The Hiace is a user-friendly van

What you need to know:

  • Popularly known as the drone, the Toyota Hiace is the most common van on Ugandan roads. To these motorists, the drone is reliable, user friendly and economical with fuel consumption, writes Roland D. Nasasira

Dan Tashobya 

I bought my Toyota Hiace shortly after the lockdown was lifted for the sole purpose of turning it into an ambulance. I had hired one during lockdown to use at the family hospital but it was becoming costly. When I eventually acquired mine, I opted to instead use it as a tourist van. After test driving it to Mbarara City in western Uganda, I fell in love with its ability to perform on and off-road.

My Hiace runs on a 2,500cc petrol engine. When I fill its tank, I can drive to Mbarara city (approximately 25km from Kampala City centre) and still use the same fuel for all my errands there. On the return journey, I only need to top up with Shs150,000.

Although the petrol engine consumes a bit more fuel, you will get value for money when driving on the highway. I also love the fact that the Hiace is one of the few vans that will give you absolute speed when you need it. However, one has to be cautious and attentive when driving at high speeds to avoid causing accidents.

Douglas Ocan  

One of the features I like about the Toyota Hiace is the fact that it can serve a number of purposes. For example, not only can it be used as a family van, it can also work as as a cargo van when the rear passenger seats are folded. I recently moved houses and my Hiace came in so handy when I wanted to transport fragile household items.

When I visit my farm in Kiryandongo District, western Uganda, the Hiace comes in handy, especially when I have to carry farm inputs or produce to the store. I am able to save the money I would have spent on hiring a truck.  

Much as it can be customised to carry 14 passengers, for comfort, especially when travelling as a family, mine was customised to carry 10 passengers, including the driver and co-driver. Unlike a commercial van where the quality of seats is compromised, I sourced for the best seats that can be reclined for travel comfort. Each seat cost Shs200,000.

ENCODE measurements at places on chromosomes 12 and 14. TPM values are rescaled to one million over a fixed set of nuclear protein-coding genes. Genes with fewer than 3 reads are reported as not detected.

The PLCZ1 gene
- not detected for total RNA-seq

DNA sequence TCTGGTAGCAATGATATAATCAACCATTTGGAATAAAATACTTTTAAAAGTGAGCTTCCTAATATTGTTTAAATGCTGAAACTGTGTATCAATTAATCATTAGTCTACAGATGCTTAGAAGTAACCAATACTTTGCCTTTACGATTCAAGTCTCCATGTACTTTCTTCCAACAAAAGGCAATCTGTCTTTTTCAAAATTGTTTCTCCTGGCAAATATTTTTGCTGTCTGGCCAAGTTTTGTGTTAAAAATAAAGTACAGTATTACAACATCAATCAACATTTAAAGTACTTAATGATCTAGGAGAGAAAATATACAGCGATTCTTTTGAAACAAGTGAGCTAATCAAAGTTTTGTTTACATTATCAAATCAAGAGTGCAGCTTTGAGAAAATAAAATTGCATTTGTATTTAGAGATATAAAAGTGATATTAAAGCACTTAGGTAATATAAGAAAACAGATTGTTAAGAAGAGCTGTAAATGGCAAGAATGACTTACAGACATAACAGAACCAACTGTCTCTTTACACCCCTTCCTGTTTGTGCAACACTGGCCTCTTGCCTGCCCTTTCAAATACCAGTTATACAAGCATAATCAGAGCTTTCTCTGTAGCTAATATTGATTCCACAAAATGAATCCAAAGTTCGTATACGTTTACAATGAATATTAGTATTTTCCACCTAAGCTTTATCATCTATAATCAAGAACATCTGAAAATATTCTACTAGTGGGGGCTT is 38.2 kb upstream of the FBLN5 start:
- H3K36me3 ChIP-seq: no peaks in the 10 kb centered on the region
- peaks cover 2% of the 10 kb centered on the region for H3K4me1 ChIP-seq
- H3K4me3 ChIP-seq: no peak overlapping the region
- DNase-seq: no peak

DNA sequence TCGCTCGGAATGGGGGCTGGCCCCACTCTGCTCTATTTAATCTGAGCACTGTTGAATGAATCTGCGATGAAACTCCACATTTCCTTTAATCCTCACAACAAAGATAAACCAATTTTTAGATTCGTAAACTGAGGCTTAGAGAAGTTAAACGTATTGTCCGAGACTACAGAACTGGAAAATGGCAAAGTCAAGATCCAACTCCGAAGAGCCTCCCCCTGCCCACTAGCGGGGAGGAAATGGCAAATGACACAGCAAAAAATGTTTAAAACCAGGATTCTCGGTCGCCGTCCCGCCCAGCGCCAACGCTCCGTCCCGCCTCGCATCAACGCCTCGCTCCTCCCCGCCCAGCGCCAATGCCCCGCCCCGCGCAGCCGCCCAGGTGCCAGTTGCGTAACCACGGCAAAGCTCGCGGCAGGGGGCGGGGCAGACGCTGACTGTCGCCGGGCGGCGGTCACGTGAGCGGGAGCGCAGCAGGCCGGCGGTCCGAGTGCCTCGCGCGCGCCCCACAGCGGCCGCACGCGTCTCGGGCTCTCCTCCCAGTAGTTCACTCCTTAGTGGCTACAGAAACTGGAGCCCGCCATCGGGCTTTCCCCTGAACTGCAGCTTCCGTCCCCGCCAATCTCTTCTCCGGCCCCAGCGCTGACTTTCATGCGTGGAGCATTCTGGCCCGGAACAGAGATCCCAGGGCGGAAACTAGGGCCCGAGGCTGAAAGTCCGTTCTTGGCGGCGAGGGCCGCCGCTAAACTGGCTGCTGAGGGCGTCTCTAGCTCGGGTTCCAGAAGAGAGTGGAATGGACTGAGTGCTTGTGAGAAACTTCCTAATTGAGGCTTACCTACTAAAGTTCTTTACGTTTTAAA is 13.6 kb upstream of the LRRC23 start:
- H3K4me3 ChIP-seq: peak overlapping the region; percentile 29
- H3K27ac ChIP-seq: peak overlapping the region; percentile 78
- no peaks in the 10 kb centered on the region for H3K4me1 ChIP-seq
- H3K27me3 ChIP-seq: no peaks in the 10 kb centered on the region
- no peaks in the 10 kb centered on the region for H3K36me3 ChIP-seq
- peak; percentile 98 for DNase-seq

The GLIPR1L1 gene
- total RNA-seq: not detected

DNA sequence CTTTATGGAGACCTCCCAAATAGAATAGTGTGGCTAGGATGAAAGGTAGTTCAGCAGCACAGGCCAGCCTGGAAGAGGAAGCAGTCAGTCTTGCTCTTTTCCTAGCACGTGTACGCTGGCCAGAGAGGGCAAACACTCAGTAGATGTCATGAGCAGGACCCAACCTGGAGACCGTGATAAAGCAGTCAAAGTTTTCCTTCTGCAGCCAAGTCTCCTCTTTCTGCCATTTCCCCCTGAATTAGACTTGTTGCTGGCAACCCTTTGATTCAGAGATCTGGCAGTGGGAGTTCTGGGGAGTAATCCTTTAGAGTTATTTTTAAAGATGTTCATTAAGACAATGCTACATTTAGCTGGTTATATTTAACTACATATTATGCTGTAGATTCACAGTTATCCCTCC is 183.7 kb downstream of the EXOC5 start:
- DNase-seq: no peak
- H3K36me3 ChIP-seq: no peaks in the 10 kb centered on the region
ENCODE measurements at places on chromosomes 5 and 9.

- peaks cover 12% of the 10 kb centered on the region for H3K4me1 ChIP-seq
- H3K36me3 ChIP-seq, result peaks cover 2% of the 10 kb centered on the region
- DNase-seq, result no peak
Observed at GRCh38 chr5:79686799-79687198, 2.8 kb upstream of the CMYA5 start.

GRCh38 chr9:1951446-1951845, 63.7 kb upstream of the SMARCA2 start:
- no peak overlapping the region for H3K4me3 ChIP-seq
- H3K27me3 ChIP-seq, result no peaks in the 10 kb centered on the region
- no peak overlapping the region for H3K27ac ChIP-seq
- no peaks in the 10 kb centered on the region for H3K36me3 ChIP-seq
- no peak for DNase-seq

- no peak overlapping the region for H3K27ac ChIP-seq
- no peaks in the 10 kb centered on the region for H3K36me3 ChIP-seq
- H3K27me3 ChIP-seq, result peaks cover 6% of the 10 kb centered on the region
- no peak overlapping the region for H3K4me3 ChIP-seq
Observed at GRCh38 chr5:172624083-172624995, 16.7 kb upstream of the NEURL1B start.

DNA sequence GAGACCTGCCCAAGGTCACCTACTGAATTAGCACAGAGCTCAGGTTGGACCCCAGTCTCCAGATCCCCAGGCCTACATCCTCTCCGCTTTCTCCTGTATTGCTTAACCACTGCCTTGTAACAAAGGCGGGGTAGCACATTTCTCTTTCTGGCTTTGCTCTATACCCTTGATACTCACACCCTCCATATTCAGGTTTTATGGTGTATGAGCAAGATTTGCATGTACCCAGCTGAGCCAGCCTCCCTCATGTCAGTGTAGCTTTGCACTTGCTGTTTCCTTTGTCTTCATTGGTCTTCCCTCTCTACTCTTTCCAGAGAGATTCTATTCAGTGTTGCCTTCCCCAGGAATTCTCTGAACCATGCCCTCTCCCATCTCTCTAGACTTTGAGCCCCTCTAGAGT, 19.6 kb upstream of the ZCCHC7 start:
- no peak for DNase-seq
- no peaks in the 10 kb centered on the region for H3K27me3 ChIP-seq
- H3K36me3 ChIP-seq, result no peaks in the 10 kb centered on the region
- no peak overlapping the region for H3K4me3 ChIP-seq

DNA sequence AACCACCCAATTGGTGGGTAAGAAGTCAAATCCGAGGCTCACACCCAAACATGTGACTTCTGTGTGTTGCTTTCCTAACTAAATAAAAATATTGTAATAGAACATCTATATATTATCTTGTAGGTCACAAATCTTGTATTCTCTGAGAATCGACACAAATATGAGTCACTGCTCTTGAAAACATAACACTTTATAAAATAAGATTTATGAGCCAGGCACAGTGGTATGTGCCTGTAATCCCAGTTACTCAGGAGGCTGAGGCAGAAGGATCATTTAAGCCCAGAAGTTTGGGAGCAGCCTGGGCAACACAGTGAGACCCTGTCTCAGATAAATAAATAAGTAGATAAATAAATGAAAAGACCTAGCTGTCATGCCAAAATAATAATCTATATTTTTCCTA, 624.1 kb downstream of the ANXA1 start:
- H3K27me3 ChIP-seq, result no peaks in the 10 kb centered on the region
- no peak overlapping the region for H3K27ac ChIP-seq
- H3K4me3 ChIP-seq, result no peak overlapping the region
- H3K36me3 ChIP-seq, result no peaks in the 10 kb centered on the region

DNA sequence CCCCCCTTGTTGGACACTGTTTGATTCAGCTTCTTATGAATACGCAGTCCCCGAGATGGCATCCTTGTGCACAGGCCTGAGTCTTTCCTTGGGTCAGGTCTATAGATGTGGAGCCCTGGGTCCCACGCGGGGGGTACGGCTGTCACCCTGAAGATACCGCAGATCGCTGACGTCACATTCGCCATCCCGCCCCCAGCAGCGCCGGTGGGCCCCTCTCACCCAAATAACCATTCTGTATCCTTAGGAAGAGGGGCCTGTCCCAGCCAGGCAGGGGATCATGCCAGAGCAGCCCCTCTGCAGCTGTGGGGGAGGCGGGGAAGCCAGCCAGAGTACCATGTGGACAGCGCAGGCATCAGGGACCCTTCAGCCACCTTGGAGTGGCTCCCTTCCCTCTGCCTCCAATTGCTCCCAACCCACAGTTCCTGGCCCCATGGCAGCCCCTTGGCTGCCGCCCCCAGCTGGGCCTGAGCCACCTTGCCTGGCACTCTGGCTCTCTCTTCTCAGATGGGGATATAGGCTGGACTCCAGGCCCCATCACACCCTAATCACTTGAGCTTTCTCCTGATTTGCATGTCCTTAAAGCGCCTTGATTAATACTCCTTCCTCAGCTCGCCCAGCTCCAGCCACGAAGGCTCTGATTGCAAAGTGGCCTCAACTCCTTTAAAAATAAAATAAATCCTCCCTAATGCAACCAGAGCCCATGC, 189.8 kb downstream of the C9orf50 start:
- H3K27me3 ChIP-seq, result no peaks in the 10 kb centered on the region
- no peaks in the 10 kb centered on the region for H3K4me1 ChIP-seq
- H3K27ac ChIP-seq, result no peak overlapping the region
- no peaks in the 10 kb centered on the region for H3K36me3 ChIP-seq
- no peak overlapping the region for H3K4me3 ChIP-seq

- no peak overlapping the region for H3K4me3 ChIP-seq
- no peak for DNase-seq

Robert Lwanga

When I bought my Toyota Hiace, it only had two front seats and needed a lot of renovation. And because I wanted to use it for commercial purposes, I took it to Katwe Market in Kampala where a carrier was welded onto the roof.

I have driven it for two years and one of the features I love is its ability to remain stable at high speeds. Mine runs on a 3,000cc diesel engine which is quite economical. When I fill the tank, I can drive to Gulu City in northern Uganda and only top up on my way back either in Nakasongola District or Masindi Town. It is also a reliable car since it does not easily break down.

I service my van once in two to three months because it is always on the road, especially when going upcountry. To keep it running as good as new, I use high quality engine oil, transmission fluid, air cleaner, fuel and oil filters and engine coolant.

I also service it on time and I spend Shs300,000 each garage visit. For any commercial vehicle, it is even safer to service before reaching the 5,000km mark on the service manual as a means of preventive maintenance.

However, since it is a reliable van, sometimes you will not even notice when you skip a maintenance schedule since most drive like new.

 One of the downsides of the Hiace is its low ground clearance that is not suitable for rough upcountry roads. If it is unavoidable, you have to drive carefully to avoid damaging parts underneath the car, especially the exhaust system.